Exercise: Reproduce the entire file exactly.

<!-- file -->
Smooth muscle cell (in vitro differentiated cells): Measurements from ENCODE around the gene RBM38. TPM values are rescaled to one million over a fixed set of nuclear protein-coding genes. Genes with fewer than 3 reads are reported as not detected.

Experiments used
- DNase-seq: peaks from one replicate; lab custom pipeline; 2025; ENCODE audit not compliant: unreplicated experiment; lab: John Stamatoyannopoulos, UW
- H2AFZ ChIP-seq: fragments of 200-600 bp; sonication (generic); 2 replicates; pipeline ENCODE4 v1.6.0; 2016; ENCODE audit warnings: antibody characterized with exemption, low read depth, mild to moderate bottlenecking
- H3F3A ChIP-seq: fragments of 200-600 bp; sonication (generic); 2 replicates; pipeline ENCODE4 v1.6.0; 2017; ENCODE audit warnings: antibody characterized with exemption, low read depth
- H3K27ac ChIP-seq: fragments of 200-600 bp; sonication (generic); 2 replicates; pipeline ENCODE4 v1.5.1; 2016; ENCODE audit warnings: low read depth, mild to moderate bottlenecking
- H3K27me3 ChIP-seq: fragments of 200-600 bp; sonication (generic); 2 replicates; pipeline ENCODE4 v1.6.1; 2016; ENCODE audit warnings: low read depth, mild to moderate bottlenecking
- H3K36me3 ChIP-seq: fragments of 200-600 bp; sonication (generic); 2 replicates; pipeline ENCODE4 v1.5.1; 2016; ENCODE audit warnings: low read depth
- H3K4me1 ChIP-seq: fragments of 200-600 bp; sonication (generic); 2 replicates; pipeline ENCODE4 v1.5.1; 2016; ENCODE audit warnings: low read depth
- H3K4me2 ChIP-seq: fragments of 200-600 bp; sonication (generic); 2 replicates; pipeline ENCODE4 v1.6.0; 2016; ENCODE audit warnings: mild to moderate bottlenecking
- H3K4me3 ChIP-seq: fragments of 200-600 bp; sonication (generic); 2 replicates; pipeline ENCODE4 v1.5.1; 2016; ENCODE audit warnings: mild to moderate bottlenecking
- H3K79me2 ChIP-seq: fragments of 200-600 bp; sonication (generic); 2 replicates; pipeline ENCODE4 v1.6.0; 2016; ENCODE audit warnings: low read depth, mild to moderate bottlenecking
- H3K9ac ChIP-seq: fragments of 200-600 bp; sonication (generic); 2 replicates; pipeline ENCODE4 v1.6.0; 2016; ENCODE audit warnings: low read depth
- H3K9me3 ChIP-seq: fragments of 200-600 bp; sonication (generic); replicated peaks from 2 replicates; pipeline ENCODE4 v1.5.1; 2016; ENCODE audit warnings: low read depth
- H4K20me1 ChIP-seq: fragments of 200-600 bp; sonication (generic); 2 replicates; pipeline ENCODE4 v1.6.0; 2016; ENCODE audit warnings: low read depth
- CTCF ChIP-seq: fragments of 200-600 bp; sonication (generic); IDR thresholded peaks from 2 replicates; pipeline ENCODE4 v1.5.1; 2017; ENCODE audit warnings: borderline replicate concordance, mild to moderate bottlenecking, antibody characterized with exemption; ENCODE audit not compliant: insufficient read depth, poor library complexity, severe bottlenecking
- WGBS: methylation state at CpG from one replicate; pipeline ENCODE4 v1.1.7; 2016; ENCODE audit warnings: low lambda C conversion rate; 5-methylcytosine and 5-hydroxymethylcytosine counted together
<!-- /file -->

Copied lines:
Smooth muscle cell (in vitro differentiated cells): Measurements from ENCODE around the gene RBM38. TPM values are rescaled to one million over a fixed set of nuclear protein-coding genes. Genes with fewer than 3 reads are reported as not detected.

Experiments used
- DNase-seq: peaks from one replicate; lab custom pipeline; 2025; ENCODE audit not compliant: unreplicated experiment; lab: John Stamatoyannopoulos, UW
- H2AFZ ChIP-seq: fragments of 200-600 bp; sonication (generic); 2 replicates; pipeline ENCODE4 v1.6.0; 2016; ENCODE audit warnings: antibody characterized with exemption, low read depth, mild to moderate bottlenecking
- H3F3A ChIP-seq: fragments of 200-600 bp; sonication (generic); 2 replicates; pipeline ENCODE4 v1.6.0; 2017; ENCODE audit warnings: antibody characterized with exemption, low read depth
- H3K27ac ChIP-seq: fragments of 200-600 bp; sonication (generic); 2 replicates; pipeline ENCODE4 v1.5.1; 2016; ENCODE audit warnings: low read depth, mild to moderate bottlenecking
- H3K27me3 ChIP-seq: fragments of 200-600 bp; sonication (generic); 2 replicates; pipeline ENCODE4 v1.6.1; 2016; ENCODE audit warnings: low read depth, mild to moderate bottlenecking
- H3K36me3 ChIP-seq: fragments of 200-600 bp; sonication (generic); 2 replicates; pipeline ENCODE4 v1.5.1; 2016; ENCODE audit warnings: low read depth
- H3K4me1 ChIP-seq: fragments of 200-600 bp; sonication (generic); 2 replicates; pipeline ENCODE4 v1.5.1; 2016; ENCODE audit warnings: low read depth
- H3K4me2 ChIP-seq: fragments of 200-600 bp; sonication (generic); 2 replicates; pipeline ENCODE4 v1.6.0; 2016; ENCODE audit warnings: mild to moderate bottlenecking
- H3K4me3 ChIP-seq: fragments of 200-600 bp; sonication (generic); 2 replicates; pipeline ENCODE4 v1.5.1; 2016; ENCODE audit warnings: mild to moderate bottlenecking
- H3K79me2 ChIP-seq: fragments of 200-600 bp; sonication (generic); 2 replicates; pipeline ENCODE4 v1.6.0; 2016; ENCODE audit warnings: low read depth, mild to moderate bottlenecking
- H3K9ac ChIP-seq: fragments of 200-600 bp; sonication (generic); 2 replicates; pipeline ENCODE4 v1.6.0; 2016; ENCODE audit warnings: low read depth
- H3K9me3 ChIP-seq: fragments of 200-600 bp; sonication (generic); replicated peaks from 2 replicates; pipeline ENCODE4 v1.5.1; 2016; ENCODE audit warnings: low read depth
- H4K20me1 ChIP-seq: fragments of 200-600 bp; sonication (generic); 2 replicates; pipeline ENCODE4 v1.6.0; 2016; ENCODE audit warnings: low read depth
- CTCF ChIP-seq: fragments of 200-600 bp; sonication (generic); IDR thresholded peaks from 2 replicates; pipeline ENCODE4 v1.5.1; 2017; ENCODE audit warnings: borderline replicate concordance, mild to moderate bottlenecking, antibody characterized with exemption; ENCODE audit not compliant: insufficient read depth, poor library complexity, severe bottlenecking
- WGBS: methylation state at CpG from one replicate; pipeline ENCODE4 v1.1.7; 2016; ENCODE audit warnings: low lambda C conversion rate; 5-methylcytosine and 5-hydroxymethylcytosine counted together